Table

Table, a “culinary journey” is an upscale pop-up restaurant featuring resident and guest chefs, wine makers, brewers and distillers changing on a weekly basis-occurring Friday and Saturday nights held at The Lodge at the Stanley Hotel. One seating with 6:30pm reception and dinner at 7pm. Maximum 20 people per night; community table; 5 courses with pairings priced accordingly from $65-$175 per person; reservations required.

Winter Only: Get the ultimate experience with our Foodies "Culinary Journey" Weekend Package including 2 seats at Table, a $50 F&B credit, and discounted lodging in the Lodge, or our brand-new Aspire Residences.

Reservations Required Call 970-577-4160 or Request Online

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Wine Dinner With Brian Shaner April 28th & 29th

Wine Dinner With Brian Shaner April 28th & 29th

Missouri-born Brian Shaner originally moved to Colorado to ski the Rocky Mountains in Vail. In 2012, he traded the mountains for the ocean to move to West Palm Beach, Florida, where he met Clay Conley and began working at Buccan. After less than a year, Shaner was named executive chef at La Playa Hotel in Carmel, CA. Always remembering the passion he felt for Colorado, Shaner decided to relocate to Fort Collins as Nick's chef to plant deep roots here with his wife and nearby family, and to create "simple, honest food."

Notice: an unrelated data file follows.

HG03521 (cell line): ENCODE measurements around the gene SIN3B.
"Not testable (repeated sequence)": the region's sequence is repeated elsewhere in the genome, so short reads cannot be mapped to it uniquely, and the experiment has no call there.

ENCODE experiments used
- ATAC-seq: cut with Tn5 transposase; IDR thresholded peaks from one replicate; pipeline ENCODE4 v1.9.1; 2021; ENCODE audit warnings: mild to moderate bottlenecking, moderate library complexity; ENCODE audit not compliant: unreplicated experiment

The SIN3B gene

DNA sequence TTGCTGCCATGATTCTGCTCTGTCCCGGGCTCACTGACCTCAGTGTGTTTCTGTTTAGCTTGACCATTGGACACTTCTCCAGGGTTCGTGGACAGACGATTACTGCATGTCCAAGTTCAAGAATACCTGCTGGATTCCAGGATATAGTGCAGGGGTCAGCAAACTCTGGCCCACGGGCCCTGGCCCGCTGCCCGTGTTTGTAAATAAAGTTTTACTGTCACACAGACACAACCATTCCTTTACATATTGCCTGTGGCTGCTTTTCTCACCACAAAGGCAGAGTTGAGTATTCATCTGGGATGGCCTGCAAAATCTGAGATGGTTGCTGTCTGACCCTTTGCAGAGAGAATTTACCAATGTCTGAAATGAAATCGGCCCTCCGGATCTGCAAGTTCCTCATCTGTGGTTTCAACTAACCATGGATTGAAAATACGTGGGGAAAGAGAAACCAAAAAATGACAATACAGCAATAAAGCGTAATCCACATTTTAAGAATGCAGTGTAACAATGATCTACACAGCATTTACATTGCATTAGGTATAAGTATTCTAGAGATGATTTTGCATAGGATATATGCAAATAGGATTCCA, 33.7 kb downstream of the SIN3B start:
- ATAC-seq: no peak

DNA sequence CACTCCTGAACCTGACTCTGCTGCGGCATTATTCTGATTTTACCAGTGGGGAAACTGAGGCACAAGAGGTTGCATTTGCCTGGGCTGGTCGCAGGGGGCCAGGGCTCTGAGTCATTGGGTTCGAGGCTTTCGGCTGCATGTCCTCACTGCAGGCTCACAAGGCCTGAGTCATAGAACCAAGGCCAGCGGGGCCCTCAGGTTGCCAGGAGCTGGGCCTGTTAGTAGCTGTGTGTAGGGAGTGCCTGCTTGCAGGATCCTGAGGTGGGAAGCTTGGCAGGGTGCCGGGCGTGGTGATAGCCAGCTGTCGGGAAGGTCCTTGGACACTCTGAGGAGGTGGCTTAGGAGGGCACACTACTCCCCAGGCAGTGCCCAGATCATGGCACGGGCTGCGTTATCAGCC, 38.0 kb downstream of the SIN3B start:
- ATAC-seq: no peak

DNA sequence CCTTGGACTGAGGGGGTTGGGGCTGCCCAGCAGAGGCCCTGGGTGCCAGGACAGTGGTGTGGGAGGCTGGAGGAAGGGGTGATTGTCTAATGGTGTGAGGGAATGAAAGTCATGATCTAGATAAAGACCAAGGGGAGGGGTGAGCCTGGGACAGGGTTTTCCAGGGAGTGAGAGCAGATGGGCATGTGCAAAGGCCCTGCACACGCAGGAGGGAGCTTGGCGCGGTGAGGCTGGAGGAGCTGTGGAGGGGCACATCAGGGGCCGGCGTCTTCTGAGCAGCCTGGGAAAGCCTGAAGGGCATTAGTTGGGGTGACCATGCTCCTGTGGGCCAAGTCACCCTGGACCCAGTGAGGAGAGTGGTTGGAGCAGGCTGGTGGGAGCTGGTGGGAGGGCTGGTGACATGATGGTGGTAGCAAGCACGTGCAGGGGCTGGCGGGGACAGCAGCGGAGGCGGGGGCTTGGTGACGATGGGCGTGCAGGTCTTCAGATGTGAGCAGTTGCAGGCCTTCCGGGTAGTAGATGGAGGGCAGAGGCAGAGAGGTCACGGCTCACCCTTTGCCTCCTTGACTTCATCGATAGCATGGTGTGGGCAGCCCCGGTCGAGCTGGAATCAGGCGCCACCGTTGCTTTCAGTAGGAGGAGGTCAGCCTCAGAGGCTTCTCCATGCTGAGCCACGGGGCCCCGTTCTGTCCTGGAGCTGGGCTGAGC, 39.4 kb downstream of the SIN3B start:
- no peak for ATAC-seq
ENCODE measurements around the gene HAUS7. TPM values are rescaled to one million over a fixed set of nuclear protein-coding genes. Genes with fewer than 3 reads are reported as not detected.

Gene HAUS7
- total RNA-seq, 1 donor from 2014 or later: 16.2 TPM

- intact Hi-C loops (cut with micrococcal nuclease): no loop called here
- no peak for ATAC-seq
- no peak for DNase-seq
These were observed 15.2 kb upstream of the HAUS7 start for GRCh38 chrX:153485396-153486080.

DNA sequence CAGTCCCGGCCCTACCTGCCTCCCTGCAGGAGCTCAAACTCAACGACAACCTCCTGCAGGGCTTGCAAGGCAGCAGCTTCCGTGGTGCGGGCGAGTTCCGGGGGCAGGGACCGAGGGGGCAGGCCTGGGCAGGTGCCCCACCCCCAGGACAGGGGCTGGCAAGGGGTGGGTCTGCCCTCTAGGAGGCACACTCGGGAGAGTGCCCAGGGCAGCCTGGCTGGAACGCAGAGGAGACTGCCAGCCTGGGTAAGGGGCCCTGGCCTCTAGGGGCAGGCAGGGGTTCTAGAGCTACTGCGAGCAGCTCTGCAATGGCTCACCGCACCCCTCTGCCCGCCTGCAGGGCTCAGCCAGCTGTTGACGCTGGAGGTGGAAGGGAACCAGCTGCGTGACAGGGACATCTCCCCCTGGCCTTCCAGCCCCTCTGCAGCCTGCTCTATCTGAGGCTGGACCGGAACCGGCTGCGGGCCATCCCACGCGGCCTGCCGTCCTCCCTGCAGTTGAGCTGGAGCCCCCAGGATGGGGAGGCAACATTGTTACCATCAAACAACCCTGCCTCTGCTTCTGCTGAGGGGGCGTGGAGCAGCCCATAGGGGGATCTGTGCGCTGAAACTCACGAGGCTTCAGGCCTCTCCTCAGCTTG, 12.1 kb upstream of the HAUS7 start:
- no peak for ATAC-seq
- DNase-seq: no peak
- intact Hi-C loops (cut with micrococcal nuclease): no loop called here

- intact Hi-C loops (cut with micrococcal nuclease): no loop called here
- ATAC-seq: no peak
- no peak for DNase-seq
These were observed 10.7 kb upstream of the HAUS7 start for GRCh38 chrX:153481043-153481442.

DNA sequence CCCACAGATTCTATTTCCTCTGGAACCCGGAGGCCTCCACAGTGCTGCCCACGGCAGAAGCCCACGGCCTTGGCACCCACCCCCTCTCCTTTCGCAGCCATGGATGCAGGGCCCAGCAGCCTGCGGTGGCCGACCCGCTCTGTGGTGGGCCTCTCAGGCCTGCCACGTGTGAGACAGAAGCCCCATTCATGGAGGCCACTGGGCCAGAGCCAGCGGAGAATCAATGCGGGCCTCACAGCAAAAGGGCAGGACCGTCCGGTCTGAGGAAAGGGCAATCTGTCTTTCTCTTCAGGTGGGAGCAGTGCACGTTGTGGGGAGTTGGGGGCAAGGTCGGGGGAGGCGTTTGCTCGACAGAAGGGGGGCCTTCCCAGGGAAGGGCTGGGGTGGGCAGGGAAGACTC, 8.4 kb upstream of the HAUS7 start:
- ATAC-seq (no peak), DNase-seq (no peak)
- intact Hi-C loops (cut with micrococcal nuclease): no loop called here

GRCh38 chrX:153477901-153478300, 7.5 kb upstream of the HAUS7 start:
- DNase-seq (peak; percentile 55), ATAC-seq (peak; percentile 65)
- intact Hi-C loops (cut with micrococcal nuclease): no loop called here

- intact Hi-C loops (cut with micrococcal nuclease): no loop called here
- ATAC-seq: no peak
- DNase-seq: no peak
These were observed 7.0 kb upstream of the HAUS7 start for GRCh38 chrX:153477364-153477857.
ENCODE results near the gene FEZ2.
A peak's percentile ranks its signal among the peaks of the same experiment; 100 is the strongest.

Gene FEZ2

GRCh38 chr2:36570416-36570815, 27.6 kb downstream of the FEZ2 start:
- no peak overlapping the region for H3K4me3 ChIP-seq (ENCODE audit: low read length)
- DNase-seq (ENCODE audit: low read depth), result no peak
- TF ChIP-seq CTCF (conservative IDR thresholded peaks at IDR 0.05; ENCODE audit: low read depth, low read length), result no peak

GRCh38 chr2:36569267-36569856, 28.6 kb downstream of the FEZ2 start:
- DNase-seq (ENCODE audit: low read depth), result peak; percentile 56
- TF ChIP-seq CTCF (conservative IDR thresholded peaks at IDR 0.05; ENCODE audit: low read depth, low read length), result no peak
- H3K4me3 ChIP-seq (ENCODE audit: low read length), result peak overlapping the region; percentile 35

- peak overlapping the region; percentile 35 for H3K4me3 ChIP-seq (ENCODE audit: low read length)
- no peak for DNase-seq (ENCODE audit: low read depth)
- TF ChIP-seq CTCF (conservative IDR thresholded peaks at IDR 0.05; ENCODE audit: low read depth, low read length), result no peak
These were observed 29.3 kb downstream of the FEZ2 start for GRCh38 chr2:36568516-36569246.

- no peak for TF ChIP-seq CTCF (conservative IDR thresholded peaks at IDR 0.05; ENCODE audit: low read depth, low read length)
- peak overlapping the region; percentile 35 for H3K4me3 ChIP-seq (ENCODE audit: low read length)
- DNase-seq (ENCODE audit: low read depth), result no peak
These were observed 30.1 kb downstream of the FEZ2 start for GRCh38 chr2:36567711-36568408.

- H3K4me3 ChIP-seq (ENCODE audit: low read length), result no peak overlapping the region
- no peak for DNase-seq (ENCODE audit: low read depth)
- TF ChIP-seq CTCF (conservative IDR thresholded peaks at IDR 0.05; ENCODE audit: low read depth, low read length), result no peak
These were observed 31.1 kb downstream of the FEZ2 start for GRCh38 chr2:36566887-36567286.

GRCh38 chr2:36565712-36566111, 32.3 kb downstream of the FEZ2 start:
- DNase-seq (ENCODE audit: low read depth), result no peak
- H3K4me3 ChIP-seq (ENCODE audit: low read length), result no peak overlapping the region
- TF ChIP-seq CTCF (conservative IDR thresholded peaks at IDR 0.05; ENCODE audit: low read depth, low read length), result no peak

For complete menu click HERE.

Exceptional Sunday Supper with British Interns

Exceptional Sunday Supper with British Interns

Every week we invite you to join us for a special Sunday Supper made by our talented British interns from Sheffield Hallam University.

As a part of their internship, students from Sheffield Hallam University will be preparing and serving a traditional English Sunday Dinner each week. The students are all currently in their second year of university completing their hospitality related degrees whilst working here at The Stanley. Each meal will consist of 3 typically English courses and accompanied by complementary wine.

The British love of beef, and particularly for lunch on a Sunday is nothing new as it is such a part of the national identity that even the French call them "rosbifs" (roast beef). The Sunday Roast came to prominence during the reign of King Henry VII in 1485 and the Yeoman of the Guard - the royal bodyguard - since those days are affectionately known as, "beefeaters" since the 15th century because of their love of eating roast beef. The first ever recorded recipe appeared in a book, The Whole Duty of a Woman in 1737 and listed as A Dripping Pudding - the dripping coming from spit-roast meat.